More and more persons detained pending trial. HFHR sends communication to CoE Committee of Ministers
♦ The Helsinki Foundation for Human Rights has sent a communication to the Council of Europe’s Committee of Ministers, commenting on the case Mierzejewski v. Poland. In the Foundation’s opinion, the measures implemented by Poland to execute the Mierzejewski judgment are insufficient.
♦ According to the HFHR, pre-trial detention is used too often in Poland and changes are needed to address this situation. A broad national discussion is necessary to this end, the Foundation argues. Last year’s HFHR report The Trials of Pre-trial Detention presents a number of relevant recommendations.
The judgment in Mierzejewski v. Poland
In its November 2014 judgment delivered in the case of Mierzejewski v. Poland, the ECtHR assessed the practical application of pre-trial detention in Poland. Mr Mierzejewski, the applicant, was held in pre-trial detention for three years, three months and one day. The applicant was detained in 2010 on charges of drug trafficking and participation in an organised criminal group. His detention has been repeatedly extended until the end of his criminal trial in 2014.
The Strasbourg Court held that the grounds invoked by domestic authorities in the pre-trial detention orders issued against the applicant, namely the high probability that he had committed the imputed offence, the fear that he would obstruct the proceedings and – later – the severity of penalty faced by the applicant, were relied on incorrectly and could not justify the overall period of the applicant’s detention. The above Court’s assessment was unaffected by the complexity of the applicant’s case resulting from the criminal group charges made against him. The Court awarded to the applicant EUR 2,500.00 under the head of non-pecuniary damage.
The Committee of Ministers of the Council of Europe has been supervising its execution since the date of the judgment becoming final.
A judgment in Strasbourg is not the end!
Currently, the CoE Committee of Ministers considers that the judgment is yet to be executed by Polish authorities. However, in December 2019, the Government of Poland presented a final report in which it expressed the hope that the general measures taken would be a sufficient basis for discontinuing the Committee’s supervision of the implementation of the Mierzejewski judgment. The Committee may resolve to do so at its next meeting, scheduled for early March 2020.
The Helsinki Foundation for Human Rights has requested that the CoE should refrain from making such a decision. In the Foundation’s assessment, the conclusion that Mierzejewski has been implemented would be premature as the current practical application of pre-trial detention raises a number of concerns as shown by statistical data. Indeed, according to statistics, the number of persons in pre-trial detention has significantly increased over the last five years (from 4,162 at the end of 2015 to 8,520 at the end of 2019). The gravity of the problem is also demonstrated by the percentage of pre-trial detainees in the general prison population, which has risen alarmingly, from 5.88% in 2015 to 11.49% in December 2019.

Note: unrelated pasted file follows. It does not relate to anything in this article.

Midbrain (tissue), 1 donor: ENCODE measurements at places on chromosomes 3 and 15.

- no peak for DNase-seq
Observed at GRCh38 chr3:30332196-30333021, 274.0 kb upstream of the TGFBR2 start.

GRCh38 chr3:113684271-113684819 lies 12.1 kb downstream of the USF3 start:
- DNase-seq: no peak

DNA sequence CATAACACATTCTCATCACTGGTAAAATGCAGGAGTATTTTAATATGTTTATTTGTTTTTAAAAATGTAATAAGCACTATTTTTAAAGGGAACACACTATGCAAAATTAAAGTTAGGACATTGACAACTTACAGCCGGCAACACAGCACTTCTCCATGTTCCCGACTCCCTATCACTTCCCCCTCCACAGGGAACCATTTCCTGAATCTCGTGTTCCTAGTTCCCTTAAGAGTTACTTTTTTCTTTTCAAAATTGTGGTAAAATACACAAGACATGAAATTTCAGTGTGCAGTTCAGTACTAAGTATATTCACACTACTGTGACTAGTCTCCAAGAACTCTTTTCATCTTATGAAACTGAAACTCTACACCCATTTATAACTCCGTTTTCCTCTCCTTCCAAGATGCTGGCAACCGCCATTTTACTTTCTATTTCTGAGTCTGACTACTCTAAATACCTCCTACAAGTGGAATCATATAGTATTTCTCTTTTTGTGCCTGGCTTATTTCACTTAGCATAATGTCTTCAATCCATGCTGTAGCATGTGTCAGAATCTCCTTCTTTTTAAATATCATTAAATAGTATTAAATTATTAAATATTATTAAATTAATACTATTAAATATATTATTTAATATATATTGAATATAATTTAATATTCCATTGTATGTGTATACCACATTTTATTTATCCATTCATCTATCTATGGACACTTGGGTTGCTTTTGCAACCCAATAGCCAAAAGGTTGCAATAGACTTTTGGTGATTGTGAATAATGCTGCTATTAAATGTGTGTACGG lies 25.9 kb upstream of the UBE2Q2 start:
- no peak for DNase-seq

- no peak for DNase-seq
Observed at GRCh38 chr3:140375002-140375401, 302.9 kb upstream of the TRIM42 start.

As the Foundation argues, the recent statistics seem to suggest that the problem with the application of pre-trial detention is likely to exacerbate even further, since in a one-year period (December 2018-December 2019) the number of persons in pre-trial detention increased by more than 1,100. In its communication, the HFHR cited recent NGO research (own report The Trials of Pre-trial Detention and a study by the Court Watch Poland Foundation), as well as recommendations and observations of international bodies.
Pre-trial detention procedures should be improved based on a broad discourse
Irrespective of the upcoming Committee’s decision, a wider national discussion is needed to identify the changes that need to be made in order to ensure an actual decrease in the number of pre-trial detainees and the duration of pre-trial detention. The Helsinki Foundation has presented a list of detailed recommendations in the 2019 report.
The key proposals included:
- The “severe penalty that the accused may face upon conviction” (Article 258 § 2 of the Code of Criminal Procedure) should no longer serve as a ground for pre-trial detention since this “easy-to-use” rationale is invoked to substantiate an overwhelming majority of pre-trial detention orders;
- House arrest and/or electronic monitoring should be added to the list of preventive measures given in the Code of Criminal Procedure. Also, the consecutive application of several non-custodial measures should be allowed;
- The law should provide for higher awards of compensation for moral and financial losses resulting from unlawful detention.
⇒ October 2010–January 2014 – the applicant is held in pre-trial detention
⇒ 23 January 2013 – the applicant lodges application with the European Court of Human Rights
⇒ 4 November 2014 – the Court delivers the judgment in the applicant’s case
⇒ 19 December 2019 – Polish Government presents the final report
⇒ 21 January 2019 – the HFHR submits its observations to the CoE Committee of Ministers
Documents to download:
- HFHR report A judgment in Strasbourg is not the end!
- HFHR report The Trials of Pre-trial Detention
- Communication from the HFHR to the Committee of Ministers in Burża v. Poland